Just how challenged are cybercriminals when they’re being exposed to CAPTCHAsin 2013?
Not even bothering to “solve the problem” by themselves anymore, thanks to the cost-efficient, effective, and fully working process of outsourcing the CAPTCHA solving process to humans thereby allowing the cybercriminals to abuse any given Web property, as if it were multiple humans actually performing the actions.
In this post I’ll profile an automatic CAPTCHA-solving (Russian) email account registration tool which undermines the credibility of Russia’s major free email service providers by allowing cybercriminals to register tens of thousands of bogus email accounts.
What are cybercriminals up to in terms of TDoS attack tools? Let’s take a peek inside a recently released DIY SIP-based (Session Initiation Protocol) flood tool, which also has the capacity to validate any given set of phone numbers.
Earlier this year we profiled a newly released mobile/phone number harvestingapplication, a common tool in the arsenal of mobile spammers, as well as vendors of mobile spam services. Since the practice is an inseparable part of the mobile spamming process, cybercriminals continue periodically releasing new mobile number harvesting applications, update their features, but most interestingly, continue exclusively targeting Russian users.
In this post, I’ll profile yet another DIY mobile number harvesting tool available on the underground marketplace since 2011, and emphasize on its most recent (2013) updated feature, namely, the use of proxies.
Pitched by its author as a Remote Access Tool, the DIY (do it yourself) malware that I’ll profile in this post is currently cracked, and available for both novice, and experienced cybercriminals to take advantage of at selected cybercrime-friendly communities.
Just as we anticipated earlier this year in our “How mobile spammers verify the validity of harvested phone number” post, mobile spammers and cybercriminals in general will continue ensuring that QA (Quality Assurance) is applied to their upcoming campaigns. This is done in an attempt to both successfully reach a wider audience and to charge a higher price for a verified database of mobile numbers.
In this post I’ll profile yet another commercially available phone/mobile number verification tool that’s exclusively supporting Huawei 3G USB modems.
In times when modern cybercriminals take advantage of the built-in SMTP engines in their malware platforms, as well as efficient and systematic abuse of Web-based email service providers for mass mailing fraudulent or malicious campaigns, others seem to be interested in the resurrection of an outdated, but still highly effective way to send spam, namely, through spam-friendly SMTP servers.
In this post, I’ll profile a recently posted underground market ad for spam-friendly SMTP servers, offered for sale for $30 on a monthly basis.
Cybercriminals are currently spamvertising tens of thousands of emails impersonating American Airlines in an attempt to trick its customers into thinking that they’ve received a download link for their E-ticket. Once they download and execute the malicious attachment, their PCs automatically join the botnet operated by the cybercriminal/gang of cybercriminals behind the campaign.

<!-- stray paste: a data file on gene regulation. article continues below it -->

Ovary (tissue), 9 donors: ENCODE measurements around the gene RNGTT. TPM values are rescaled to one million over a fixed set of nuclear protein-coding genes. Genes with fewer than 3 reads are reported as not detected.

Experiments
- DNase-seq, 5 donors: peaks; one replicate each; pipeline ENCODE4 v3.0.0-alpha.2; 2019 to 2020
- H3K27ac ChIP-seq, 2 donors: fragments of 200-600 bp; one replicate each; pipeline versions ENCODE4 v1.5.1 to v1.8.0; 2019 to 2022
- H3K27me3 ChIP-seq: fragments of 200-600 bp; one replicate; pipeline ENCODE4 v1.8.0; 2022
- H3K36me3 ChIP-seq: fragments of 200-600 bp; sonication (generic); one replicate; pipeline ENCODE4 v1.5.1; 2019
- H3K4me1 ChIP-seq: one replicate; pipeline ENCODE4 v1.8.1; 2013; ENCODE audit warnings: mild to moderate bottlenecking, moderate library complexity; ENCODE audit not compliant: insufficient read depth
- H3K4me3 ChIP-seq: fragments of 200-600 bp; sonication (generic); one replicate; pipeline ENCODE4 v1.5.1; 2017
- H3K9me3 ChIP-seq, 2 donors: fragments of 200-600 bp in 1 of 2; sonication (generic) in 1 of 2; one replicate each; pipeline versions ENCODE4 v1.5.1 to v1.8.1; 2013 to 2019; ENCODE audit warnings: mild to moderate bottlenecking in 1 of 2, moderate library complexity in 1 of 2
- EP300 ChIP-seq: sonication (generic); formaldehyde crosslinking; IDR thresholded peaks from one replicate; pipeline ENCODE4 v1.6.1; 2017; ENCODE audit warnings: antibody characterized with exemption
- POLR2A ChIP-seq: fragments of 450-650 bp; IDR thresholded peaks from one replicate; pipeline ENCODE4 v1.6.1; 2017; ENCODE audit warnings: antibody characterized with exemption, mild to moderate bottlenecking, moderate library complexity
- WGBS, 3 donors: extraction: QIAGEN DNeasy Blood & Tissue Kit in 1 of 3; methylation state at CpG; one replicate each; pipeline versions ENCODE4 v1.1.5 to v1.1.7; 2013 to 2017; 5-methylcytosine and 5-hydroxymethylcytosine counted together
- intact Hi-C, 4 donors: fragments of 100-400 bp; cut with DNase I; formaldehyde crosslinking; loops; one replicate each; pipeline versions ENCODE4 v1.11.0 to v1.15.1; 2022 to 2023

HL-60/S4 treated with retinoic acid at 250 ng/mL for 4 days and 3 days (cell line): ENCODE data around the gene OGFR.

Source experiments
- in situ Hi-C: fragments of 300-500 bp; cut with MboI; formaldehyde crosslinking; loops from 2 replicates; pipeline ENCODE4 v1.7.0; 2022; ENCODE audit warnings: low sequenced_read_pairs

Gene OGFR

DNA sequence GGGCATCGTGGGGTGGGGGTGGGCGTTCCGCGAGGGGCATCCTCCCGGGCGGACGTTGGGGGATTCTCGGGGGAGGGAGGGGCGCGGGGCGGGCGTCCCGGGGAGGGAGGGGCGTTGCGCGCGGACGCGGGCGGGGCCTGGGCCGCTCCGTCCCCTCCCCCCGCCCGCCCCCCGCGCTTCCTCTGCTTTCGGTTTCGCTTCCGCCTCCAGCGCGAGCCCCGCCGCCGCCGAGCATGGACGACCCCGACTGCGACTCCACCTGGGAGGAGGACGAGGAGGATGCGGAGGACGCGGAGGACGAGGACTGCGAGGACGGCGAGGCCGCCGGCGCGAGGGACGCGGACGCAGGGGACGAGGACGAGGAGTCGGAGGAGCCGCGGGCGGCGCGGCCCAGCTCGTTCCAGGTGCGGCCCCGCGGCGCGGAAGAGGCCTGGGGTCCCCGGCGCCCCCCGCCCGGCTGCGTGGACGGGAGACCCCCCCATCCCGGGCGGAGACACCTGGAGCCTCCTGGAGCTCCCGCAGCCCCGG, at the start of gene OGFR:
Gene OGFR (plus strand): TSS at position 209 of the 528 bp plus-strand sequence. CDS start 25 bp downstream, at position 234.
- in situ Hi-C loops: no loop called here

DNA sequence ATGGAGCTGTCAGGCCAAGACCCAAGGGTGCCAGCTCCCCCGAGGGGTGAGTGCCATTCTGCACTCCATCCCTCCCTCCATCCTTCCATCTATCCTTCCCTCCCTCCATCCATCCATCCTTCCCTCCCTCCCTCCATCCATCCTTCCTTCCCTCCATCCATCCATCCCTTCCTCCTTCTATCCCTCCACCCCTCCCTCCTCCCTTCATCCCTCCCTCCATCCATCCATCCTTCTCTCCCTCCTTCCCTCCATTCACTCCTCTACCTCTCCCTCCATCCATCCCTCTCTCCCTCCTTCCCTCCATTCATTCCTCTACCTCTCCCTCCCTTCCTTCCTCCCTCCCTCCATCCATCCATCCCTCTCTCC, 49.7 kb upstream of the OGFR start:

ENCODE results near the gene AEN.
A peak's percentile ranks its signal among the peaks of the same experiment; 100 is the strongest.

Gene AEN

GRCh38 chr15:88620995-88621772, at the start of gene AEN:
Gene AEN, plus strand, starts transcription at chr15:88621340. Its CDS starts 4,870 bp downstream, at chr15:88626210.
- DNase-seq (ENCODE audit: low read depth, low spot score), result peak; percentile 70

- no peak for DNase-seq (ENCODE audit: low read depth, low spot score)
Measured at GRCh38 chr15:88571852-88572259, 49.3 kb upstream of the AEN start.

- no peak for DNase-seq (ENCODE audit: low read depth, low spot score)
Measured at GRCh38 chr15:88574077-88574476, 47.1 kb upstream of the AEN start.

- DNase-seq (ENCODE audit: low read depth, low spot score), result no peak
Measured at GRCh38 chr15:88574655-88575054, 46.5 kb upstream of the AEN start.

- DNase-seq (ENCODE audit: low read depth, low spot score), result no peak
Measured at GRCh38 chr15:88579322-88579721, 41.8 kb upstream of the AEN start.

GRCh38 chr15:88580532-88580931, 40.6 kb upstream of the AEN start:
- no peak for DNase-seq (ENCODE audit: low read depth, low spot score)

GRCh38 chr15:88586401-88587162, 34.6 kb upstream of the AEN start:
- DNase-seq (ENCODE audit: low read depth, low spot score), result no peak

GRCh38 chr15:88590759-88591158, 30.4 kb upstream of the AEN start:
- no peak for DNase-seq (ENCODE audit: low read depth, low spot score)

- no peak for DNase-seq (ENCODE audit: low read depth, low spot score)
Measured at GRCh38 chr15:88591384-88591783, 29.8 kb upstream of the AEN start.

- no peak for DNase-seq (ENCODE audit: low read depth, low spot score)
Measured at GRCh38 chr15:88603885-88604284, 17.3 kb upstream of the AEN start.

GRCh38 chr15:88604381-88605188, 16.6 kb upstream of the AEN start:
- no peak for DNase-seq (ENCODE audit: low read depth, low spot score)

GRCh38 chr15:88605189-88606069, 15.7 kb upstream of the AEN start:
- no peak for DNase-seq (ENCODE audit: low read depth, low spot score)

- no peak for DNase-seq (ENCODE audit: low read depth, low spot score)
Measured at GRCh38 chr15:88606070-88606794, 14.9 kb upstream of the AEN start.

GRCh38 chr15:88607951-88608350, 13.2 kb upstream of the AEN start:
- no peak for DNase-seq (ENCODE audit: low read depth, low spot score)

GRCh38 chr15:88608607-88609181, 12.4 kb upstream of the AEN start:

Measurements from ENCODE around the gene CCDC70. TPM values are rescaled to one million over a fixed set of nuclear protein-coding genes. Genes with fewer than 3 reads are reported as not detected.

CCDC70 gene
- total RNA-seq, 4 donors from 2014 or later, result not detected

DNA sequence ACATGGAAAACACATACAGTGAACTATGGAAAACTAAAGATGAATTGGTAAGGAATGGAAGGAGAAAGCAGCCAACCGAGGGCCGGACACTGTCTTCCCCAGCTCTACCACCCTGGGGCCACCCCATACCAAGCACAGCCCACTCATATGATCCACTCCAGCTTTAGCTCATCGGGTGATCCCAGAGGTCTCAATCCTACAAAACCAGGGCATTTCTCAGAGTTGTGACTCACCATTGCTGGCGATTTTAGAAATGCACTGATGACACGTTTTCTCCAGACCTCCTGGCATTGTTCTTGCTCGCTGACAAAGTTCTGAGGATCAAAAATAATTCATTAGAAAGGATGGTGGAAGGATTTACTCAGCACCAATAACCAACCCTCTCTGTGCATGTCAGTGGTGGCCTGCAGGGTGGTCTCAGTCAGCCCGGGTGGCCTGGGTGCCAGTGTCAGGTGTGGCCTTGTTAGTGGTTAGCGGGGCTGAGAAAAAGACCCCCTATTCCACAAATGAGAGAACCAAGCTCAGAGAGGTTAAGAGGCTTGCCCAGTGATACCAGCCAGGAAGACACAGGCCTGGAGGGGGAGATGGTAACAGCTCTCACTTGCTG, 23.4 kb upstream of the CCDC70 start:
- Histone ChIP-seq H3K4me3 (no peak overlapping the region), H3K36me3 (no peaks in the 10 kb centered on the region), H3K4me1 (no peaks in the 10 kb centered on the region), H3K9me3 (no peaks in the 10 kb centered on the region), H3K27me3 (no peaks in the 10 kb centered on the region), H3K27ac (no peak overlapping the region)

What’s greed to some cybercriminals, is profit maximization to others, especially in times when we’re witnessing the maturing state of the modern cybercrime ’enterprise’. Many enter this vibrant marketplace as vendors without really realizing that, thanks to the increasing transparency within the cybercrime ecosystem, their basic and valued added services will be directly benchmarked against a competing vendor, sometime rendering their unique value proposition completely irrelevant. Others will take a different approach by releasing a ‘life cycle aware’ underground market ad and will still manage to generate some revenue, as well as secure a decent number of customers in the long-term.
In this post, I’ll profile a ‘life cycle aware’ underground market ad for a private keylogger, relying on a limited number of licenses for its business model.
Cybercriminals are currently mass mailing tens of thousands of emails, in an attempt to trick users into thinking that the order for their “air transportation services has been accepted and processed”. In reality though, once users execute the malicious attachments, their PCs will automatically become part of the botnet managed by the malicious actors.
Thanks to the ease of generating a botnet, in 2013, stolen accounting data on a mass scale is a no longer a hot underground item, it’s a commodity, one that’s being offered by virtually all participants in the cybercrime ecosystem.
What happens once a Skype account gets compromised? There are several possible scenarios. The cybercriminals that (automatically) compromised it will either use the Skype credit for their own purposes, start spreading malware to the friends/colleagues of the compromised victim, or feed the accounting data into their arsenal of tools and tactics for launching TDoS (Telephony Denial of Service) services.
In this post, I’ll profile a novice cybercriminal’s underground market proposition, consisting of a DIY Skype ring flooder+training+a small amount of credit on a Skype account available in the package, and emphasize on why this particular release will never gain any market share, compared to the sophisticated and publicly available managed services.